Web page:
China Mobile expects to get more high-end data users, while helping fuel Apple's sales expansion on the mainland, after the two companies forged a multiyear deal to bring the iPhone to the world's largest mobile network from January 17.
Apple shares rose in New York yesterday. The stock jumped 3 per cent to US$565.24 in the early session in anticipation of more sales.
The iPhone 5s and iPhone 5c models will be available for pre-registration on China Mobile's website from tomorrow - Christmas Day - and feature on the operator's new "and!" brand campaign for its 4G services.
China Mobile joins China Unicom and China Telecom as Apple's carrier-partners for the iPhone on the mainland, which is the technology giant's second-biggest market after the United States. At the end of November, the mainland had a total of 1.23 billion mobile subscribers.
Frank Gillett, a vice-president and principal analyst at Forrester Research, yesterday said: "The China Mobile deal boosts Apple's chances of making the iPhone the best-selling 4G smartphone next year."
He pointed out that the size of China Mobile's subscriber base, which was 763.3 million at the end of last month, "makes it likely that Apple will sell millions of additional iPhones in 2014. I've heard estimates as high as 24 million, which would be a big jump in iPhone sales".
Before yesterday's announcement of Apple's China Mobile deal, Barclays forecast global iPhone shipments to reach 180.47 million units next year, up from an estimated 157.42 million this year.
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In a statement, China Mobile chairman Xi Guohua said: "We know there are many China Mobile customers and potential new customers who are anxiously awaiting the incredible combination of iPhone on China Mobile's leading network."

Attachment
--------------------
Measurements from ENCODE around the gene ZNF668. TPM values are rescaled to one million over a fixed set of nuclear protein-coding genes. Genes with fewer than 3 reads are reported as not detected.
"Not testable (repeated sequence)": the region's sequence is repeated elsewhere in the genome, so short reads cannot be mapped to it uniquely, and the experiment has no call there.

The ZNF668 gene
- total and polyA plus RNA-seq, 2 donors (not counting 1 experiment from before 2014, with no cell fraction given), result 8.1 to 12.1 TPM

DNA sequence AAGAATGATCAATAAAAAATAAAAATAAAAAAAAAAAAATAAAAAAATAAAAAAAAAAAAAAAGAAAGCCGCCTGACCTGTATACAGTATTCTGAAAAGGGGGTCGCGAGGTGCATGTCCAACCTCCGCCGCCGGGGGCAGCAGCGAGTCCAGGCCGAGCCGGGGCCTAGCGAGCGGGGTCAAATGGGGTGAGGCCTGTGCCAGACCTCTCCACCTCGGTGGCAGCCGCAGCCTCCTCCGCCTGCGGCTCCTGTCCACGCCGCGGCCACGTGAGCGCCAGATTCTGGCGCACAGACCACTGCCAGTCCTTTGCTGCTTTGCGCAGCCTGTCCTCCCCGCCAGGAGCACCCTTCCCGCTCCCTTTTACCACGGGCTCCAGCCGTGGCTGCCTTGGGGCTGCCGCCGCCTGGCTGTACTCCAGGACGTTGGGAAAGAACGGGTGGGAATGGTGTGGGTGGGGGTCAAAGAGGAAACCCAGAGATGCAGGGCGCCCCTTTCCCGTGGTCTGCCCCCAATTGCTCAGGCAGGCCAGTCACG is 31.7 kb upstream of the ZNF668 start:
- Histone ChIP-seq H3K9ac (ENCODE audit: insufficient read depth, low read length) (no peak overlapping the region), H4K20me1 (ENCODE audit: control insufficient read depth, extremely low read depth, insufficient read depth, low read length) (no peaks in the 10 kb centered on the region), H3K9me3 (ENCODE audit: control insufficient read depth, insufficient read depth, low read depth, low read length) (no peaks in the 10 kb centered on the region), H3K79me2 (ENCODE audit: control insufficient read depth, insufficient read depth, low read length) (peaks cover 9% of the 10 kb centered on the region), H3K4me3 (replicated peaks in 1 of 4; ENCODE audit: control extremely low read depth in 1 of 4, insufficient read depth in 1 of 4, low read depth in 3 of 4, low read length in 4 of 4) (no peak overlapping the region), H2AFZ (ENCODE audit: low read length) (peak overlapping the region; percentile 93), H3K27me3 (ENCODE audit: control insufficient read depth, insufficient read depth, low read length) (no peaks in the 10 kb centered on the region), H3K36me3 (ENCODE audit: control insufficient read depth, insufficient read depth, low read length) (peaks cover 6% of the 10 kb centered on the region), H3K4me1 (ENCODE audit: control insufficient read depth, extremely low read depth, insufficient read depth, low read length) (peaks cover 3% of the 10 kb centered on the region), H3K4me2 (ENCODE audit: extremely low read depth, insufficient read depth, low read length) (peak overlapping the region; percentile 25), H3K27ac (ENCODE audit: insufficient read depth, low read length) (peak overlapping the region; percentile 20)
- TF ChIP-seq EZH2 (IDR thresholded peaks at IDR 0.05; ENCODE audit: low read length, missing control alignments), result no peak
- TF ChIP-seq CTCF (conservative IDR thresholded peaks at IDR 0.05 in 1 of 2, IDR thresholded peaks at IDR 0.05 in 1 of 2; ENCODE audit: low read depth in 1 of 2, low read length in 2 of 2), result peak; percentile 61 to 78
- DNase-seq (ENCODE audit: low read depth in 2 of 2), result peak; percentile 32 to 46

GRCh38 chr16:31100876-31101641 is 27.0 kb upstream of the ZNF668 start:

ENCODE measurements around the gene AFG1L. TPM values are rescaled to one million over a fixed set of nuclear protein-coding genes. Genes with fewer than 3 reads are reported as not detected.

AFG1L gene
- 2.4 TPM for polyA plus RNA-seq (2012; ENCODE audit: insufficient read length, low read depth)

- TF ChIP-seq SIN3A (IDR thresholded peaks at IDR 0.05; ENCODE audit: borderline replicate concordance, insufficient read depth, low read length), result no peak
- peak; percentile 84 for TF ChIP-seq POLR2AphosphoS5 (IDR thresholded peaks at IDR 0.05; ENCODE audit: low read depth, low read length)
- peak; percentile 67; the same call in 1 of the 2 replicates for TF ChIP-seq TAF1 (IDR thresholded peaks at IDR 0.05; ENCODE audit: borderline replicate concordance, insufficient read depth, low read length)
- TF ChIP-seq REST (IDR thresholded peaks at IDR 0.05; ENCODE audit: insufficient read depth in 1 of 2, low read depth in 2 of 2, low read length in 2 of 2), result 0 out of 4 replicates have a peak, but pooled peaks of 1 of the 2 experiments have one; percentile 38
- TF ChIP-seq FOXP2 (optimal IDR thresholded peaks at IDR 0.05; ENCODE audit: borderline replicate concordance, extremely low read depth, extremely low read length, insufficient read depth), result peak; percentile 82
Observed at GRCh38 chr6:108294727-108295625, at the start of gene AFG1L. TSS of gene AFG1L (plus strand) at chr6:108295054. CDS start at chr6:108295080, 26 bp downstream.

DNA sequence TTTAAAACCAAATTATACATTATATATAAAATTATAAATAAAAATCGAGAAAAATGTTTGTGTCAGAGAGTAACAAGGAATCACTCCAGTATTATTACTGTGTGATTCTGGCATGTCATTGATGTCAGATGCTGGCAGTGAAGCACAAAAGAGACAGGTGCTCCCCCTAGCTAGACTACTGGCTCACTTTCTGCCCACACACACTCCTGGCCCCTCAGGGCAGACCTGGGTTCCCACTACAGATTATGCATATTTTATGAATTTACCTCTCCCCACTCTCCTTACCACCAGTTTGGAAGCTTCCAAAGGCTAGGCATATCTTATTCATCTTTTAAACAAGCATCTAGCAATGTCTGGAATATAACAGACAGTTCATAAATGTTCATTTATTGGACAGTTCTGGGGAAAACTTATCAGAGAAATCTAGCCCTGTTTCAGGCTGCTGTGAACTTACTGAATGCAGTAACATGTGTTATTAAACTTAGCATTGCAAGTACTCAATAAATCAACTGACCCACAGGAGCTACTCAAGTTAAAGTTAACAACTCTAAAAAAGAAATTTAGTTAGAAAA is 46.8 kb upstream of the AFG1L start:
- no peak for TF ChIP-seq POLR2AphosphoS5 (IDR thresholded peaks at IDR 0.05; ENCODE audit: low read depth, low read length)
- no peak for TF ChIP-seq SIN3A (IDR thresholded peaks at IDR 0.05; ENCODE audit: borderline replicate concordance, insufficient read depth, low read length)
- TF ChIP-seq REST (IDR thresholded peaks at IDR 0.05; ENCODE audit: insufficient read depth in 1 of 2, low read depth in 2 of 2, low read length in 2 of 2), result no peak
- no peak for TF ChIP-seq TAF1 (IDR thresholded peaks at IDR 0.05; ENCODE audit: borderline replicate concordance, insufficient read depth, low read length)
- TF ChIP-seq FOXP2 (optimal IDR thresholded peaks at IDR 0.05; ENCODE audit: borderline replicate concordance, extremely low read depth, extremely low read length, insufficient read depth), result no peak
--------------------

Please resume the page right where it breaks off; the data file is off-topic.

The network operator has estimated that more than 45 million iPhones, bought from either the grey market or overseas, are used by subscribers on its 2G network.
IDC data showed that Samsung Electronics was the mainland's top smartphone supplier in the third quarter, followed by Lenovo, Yulong Computer Telecommunication Scientific (Shenzhen) and Huawei Technologies. Apple overtook ZTE to take fifth place.
Apple chief executive Tim Cook said iPhone customers on the mainland "are an enthusiastic and rapidly growing group, and we can't think of a better way to welcome in the Chinese New Year than getting an iPhone into the hands of every China Mobile customer who wants one."
In a research note, Barclays said: "It makes sense for China Mobile to use iPhones to win back some high-end subscribers that it lost to China Unicom and China Telecom with the launch of 3G."
China Mobile's 3G network, which had 181.12 million subscribers last month, was built on the mainland-developed standard called time division synchronous code division multiple access, which the iPhone does not support. More high-data users, as a result, were on the 3G networks of Unicom and China Telecom.
Early this month, Beijing issued 4G licences to all three nationwide telecommunications network operators. China Mobile was the first off the blocks with the roll-out of its 4G network based on the mainland-developed time division long-term evolution (TD-LTE) standard, which the new iPhone models support.
Barclays, however, also indicated that China Mobile may see "no incentive to focus on profit growth" because of Beijing's mandate to aggressively grow 4G TD-LTE adoption. "The threats to China Mobile's profitability only rise from here," it said.
At the firm's Global Partner Conference last week, China Mobile forecast its combined 3G and 4G smartphone sales to reach between 190 million and 220 million units next year.
It also announced competitive monthly 4G data packages from 50 yuan to 180 yuan. By the end of next year, China Mobile plans to complete the roll-out of more than 500,000 4G base stations, which will cover about 340 cities with 4G service.
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